Give him something he can put his hands on and take apart or put together or build. Show him the night sky. When he gets interested in something, give him the tools. When he shows you his drawing, look at it closer. It’s not a drawing. It’s an entire world complete with environment, resources, predators, and culture complete with tools, cookware, weapons, buildings or tents, and style of clothing.

But don’t ask him to do homework. Or write an essay on what he knows because he can just tell you. Or judge his work in comparison to others. Or tell him he is so smart he could do so much better in school. Because that means grades and he’s too smart - he knows they are meaningless. One of his teachers this past year, my favorite kind of teacher, the kind that doesn’t believe grades matter nearly as much as inspiring a child, and who works to inspire rather than get results, told me my Bear loved Science.
“Don’t you see that?” he’d asked me.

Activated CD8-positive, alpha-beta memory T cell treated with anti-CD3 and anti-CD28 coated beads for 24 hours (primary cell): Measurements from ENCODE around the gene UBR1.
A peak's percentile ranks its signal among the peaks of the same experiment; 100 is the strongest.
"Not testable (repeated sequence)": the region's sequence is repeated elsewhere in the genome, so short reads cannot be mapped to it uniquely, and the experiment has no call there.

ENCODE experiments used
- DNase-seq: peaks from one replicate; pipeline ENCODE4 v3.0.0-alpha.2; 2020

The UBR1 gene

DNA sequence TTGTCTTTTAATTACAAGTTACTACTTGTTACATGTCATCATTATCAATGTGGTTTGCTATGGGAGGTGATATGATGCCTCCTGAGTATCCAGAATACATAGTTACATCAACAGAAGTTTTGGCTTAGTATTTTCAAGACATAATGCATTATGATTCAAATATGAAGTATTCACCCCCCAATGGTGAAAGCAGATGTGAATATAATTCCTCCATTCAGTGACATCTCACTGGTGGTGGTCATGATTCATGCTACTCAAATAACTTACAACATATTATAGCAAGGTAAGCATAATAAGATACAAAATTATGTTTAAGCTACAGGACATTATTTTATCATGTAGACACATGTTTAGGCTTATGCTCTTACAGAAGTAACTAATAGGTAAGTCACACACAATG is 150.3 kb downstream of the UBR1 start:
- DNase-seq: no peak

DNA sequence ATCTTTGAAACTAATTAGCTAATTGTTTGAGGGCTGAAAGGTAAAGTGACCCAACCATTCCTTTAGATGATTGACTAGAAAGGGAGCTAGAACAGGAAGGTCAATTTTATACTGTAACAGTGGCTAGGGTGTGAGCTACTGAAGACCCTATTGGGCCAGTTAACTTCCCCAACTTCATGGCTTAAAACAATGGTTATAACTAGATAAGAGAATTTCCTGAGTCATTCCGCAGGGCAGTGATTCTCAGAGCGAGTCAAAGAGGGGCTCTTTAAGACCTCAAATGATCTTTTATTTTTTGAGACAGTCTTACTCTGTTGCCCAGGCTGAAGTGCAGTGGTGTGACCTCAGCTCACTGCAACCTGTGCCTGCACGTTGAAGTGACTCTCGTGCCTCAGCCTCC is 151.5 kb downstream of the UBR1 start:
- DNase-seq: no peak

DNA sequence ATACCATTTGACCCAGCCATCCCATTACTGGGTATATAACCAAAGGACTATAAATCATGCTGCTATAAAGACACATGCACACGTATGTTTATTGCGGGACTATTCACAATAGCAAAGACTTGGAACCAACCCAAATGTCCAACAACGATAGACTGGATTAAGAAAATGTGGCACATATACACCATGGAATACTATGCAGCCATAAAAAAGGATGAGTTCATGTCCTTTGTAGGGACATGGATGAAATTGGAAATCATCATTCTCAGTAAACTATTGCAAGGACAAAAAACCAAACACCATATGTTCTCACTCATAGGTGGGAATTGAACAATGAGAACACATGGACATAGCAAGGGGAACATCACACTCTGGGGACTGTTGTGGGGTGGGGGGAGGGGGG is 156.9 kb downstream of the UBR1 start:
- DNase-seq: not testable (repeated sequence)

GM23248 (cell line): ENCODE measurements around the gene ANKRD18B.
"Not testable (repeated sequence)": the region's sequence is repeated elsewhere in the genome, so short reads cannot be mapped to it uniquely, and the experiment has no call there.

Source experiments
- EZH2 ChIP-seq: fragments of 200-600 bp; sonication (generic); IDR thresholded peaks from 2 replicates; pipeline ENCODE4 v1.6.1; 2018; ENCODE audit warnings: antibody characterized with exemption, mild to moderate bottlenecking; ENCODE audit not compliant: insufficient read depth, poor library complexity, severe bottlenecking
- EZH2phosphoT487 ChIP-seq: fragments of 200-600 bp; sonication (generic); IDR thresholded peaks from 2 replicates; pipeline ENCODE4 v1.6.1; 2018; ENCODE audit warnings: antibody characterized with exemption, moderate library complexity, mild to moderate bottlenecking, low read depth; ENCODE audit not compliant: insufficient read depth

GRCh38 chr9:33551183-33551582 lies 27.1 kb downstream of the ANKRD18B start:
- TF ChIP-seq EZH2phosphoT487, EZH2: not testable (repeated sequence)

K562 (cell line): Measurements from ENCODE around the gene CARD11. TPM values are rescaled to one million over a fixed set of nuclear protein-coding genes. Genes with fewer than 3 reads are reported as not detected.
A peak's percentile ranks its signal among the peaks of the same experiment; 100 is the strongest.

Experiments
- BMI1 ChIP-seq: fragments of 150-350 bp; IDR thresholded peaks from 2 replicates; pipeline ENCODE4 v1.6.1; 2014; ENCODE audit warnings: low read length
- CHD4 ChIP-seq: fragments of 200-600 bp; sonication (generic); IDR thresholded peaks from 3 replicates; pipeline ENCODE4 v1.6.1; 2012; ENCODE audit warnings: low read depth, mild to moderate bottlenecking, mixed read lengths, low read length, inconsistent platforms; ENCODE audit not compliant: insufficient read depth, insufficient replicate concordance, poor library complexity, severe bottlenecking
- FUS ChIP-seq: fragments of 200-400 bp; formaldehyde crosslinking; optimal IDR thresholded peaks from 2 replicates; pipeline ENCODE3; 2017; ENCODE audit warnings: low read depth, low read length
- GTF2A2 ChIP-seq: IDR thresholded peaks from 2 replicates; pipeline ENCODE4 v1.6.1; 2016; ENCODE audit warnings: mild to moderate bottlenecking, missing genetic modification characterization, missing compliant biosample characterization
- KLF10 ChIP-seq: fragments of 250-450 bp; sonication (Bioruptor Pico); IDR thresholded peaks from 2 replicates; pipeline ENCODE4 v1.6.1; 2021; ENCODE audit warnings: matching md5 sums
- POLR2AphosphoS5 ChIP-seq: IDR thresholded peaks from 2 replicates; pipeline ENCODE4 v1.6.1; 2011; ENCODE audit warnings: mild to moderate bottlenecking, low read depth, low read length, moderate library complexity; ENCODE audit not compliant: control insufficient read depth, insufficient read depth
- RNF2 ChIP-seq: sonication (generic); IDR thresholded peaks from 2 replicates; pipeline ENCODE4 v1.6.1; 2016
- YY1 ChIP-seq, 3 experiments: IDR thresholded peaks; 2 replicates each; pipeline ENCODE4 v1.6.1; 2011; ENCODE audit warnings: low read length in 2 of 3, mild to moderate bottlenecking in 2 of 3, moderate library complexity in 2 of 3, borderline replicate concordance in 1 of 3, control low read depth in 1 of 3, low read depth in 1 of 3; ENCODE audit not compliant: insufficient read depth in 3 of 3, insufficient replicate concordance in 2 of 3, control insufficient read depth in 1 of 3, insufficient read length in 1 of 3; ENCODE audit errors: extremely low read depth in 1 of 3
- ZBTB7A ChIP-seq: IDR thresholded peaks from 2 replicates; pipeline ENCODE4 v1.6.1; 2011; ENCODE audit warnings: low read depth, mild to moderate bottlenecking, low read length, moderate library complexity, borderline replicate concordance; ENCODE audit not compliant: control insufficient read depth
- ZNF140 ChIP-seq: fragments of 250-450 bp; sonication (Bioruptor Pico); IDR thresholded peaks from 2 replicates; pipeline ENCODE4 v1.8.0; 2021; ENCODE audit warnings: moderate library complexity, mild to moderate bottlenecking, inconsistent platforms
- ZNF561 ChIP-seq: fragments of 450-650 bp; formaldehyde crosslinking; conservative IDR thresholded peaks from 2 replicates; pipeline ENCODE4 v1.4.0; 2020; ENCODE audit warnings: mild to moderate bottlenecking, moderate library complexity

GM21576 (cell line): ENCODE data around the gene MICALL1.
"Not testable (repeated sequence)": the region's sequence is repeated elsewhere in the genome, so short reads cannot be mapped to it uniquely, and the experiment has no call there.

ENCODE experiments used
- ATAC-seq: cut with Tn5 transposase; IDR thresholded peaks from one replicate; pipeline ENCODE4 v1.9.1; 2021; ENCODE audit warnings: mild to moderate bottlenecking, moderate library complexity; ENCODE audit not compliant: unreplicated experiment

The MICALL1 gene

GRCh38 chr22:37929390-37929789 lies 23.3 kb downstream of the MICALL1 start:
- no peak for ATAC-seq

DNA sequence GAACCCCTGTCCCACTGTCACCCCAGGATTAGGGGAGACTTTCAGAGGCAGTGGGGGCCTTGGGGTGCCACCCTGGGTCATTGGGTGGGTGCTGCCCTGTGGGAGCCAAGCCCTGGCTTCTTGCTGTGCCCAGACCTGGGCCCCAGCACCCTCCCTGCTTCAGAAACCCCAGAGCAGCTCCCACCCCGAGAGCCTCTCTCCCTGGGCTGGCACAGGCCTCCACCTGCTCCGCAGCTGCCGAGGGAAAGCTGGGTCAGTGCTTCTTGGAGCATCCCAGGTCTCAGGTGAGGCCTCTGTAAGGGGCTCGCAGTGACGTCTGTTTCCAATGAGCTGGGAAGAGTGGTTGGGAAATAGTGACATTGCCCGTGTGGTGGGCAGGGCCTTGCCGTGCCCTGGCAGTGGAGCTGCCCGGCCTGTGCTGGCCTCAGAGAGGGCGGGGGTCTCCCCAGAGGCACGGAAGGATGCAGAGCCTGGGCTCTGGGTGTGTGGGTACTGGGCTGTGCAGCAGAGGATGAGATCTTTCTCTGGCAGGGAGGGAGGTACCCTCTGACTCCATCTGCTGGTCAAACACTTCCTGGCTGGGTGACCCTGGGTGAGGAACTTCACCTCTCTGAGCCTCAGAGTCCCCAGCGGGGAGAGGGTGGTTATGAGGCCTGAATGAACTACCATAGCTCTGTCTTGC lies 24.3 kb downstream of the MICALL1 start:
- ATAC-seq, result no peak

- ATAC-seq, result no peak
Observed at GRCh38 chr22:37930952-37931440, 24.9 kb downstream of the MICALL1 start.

“Umm… yep.”

And I did, when I thought about it. When our conversations started revolving around exo-planets and the mass of stars and what really happens when you get too close to a black hole, and do any of you understand how ridiculously small we are compared to the wonders of space? My son does.

My son also enjoys to bake on occasion - the occasion being any time his desire to try a new recipe matches the availability of flour, butter and salt in our house.

So Sunday.

He wanted to fry donuts, and found the recipe through his favorite food YouTuber, Nerdy Nummies or something. We went to the store together with the list. We got the ingredients and then I pretty  much left him alone, just checking in now and again. Mostly, leaving him alone. He enjoys baking. I do not.